OGDEN -- As transportation crews closed Ogden Canyon for repairs Wednesday, maintaining the aging road is becoming more and more of a challenge.
Utah Department of Transportation crews performed unscheduled repairs to the road where it had become damaged from the collapse of an old wooden water conveyance system that was buried beneath the original roadway structure.
The damage created a soft spot in the road that needed to be immediately filled to avoid further deterioration.
UDOT Region One spokesman Vic Saunders said because of the age of the road, the need to repair it is becoming more frequent, but right of way ownership issues make the process more difficult than it is for most other state-owned roads.
Because of the unique layout of the road, UDOT only owns the actual roadway surface and a few select easements along the corridor. The area off of the road belongs to either private property owners or the U.S. Forest Service.
"Ogden Canyon has always been a different animal for us," Saunders said. "Part of the problem is that we don't own the entire right of way, so it's not always easy for us to just go and start working off of the road."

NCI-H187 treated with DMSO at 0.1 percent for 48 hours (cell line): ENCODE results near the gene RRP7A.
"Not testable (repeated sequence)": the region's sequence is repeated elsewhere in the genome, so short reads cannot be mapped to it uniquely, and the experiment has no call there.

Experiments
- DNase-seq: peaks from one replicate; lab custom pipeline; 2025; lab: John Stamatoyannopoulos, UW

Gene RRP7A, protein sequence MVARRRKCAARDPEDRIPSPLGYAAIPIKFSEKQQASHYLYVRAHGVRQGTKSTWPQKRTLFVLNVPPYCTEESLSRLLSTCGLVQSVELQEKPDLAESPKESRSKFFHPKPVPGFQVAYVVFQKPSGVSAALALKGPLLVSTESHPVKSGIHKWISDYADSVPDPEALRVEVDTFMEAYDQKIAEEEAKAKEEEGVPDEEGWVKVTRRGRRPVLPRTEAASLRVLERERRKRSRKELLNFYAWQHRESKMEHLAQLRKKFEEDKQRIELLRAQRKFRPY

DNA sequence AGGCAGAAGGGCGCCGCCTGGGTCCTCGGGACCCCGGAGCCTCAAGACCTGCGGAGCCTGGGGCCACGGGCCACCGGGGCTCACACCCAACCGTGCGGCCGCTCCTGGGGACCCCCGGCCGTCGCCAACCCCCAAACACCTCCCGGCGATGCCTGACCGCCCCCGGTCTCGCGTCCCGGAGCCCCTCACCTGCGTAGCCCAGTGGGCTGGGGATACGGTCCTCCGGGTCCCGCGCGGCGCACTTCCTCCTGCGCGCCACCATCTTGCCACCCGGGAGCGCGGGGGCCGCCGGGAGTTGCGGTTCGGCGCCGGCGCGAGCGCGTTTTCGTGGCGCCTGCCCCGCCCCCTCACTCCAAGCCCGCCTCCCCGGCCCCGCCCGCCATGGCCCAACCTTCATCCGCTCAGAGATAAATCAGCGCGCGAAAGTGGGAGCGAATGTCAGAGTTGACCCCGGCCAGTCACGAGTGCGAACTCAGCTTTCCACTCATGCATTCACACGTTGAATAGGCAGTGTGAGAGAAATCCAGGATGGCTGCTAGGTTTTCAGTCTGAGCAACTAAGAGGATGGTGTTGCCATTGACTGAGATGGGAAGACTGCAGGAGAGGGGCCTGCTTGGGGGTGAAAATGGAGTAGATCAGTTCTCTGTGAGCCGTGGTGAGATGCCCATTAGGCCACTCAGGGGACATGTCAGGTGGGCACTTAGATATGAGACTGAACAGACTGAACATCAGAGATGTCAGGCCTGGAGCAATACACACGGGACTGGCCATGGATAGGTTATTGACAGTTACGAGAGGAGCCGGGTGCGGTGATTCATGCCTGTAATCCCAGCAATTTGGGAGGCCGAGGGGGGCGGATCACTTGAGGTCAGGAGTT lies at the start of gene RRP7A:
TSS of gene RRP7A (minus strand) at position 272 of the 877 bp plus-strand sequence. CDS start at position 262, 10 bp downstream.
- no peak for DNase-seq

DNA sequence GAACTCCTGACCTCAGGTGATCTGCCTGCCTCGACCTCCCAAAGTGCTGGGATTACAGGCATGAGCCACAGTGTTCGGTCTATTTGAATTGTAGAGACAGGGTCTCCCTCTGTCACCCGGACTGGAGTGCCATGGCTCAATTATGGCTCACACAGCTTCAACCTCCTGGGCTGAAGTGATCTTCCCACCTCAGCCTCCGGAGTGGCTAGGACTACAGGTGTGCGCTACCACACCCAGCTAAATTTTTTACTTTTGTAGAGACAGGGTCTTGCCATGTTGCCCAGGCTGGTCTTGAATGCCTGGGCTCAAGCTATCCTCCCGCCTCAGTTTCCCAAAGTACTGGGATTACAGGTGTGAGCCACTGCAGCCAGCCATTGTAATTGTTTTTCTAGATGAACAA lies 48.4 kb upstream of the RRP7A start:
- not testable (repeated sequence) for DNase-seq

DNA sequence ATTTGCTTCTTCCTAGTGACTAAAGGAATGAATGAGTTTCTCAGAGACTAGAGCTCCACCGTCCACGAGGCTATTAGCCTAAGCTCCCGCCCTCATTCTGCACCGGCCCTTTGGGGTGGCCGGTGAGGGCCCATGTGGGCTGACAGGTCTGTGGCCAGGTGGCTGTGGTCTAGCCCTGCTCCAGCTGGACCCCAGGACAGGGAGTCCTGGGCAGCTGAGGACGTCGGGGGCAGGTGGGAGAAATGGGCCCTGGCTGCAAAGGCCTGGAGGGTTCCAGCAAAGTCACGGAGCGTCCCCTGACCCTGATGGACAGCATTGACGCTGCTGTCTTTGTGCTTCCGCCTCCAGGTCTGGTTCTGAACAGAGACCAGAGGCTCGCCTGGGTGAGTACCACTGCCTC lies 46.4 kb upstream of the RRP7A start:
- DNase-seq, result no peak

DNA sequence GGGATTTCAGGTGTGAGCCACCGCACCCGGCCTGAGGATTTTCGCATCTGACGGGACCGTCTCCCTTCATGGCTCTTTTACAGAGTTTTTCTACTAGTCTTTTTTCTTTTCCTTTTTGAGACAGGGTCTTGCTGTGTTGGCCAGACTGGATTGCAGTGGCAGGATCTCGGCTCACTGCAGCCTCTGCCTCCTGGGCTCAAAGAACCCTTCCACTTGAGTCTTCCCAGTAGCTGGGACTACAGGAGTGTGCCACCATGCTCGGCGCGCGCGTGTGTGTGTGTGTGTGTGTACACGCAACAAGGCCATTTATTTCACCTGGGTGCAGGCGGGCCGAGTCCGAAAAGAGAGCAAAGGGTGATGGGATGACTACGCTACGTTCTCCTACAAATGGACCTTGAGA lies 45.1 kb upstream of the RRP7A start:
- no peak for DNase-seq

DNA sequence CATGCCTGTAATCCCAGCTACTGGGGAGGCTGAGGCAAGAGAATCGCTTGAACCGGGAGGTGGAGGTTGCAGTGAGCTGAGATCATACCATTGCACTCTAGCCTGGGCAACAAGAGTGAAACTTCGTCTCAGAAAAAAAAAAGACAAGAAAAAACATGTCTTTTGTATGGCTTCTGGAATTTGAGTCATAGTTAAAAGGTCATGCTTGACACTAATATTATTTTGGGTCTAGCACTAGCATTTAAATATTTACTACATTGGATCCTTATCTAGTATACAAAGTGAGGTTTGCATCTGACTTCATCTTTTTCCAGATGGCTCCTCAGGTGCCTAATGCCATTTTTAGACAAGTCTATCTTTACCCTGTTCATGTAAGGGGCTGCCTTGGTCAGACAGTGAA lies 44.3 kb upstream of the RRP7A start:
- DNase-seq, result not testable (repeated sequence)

But much of the work UDOT performs requires crews to be in exactly that position: off the road.
The state has recently had a problem with the concrete barriers on the side of the road falling into the Ogden River, either from years of deterioration or from vehicles knocking them off.
In December 2011, crews removed several of the 12.5-foot-long, 1,000-pound barriers from the river after a large truck knocked them over.
Larger trucks typically aren't allowed in the canyon, but are permitted when other roads leading into the Ogden Valley, such as Interstate 84, are closed.
"We try to keep a close eye on that road," Saunders said. "But with its age, we encounter a lot of hidden things that need to be taken care of."
According to the Utah Department of Community and Culture, Ogden Canyon road is one of oldest in Utah, first built in the 1860s by Lorin Farr and Isaac Goodale. From 1865 to 1882 it was operated by the Ogden Canyon Road Company as a toll road.
It became a public road in February 1882 and was added to the state highway system in 1911.
With homes and businesses in the canyon, and the road serving as the main link between the Ogden Valley and the rest of Weber County, it will continue to see major traffic.
According to traffic statistics from UDOT, an average of more than 8,000 cars passed through the canyon every day in 2010.
A project to widen and upgrade the road exists on the state's long-range transportation plan, but the work isn't scheduled to take place until 2031 at the earliest.
"It's a bit of an unusual situation for us," Saunders said. "But we'll continue to deal with the issues as they come along."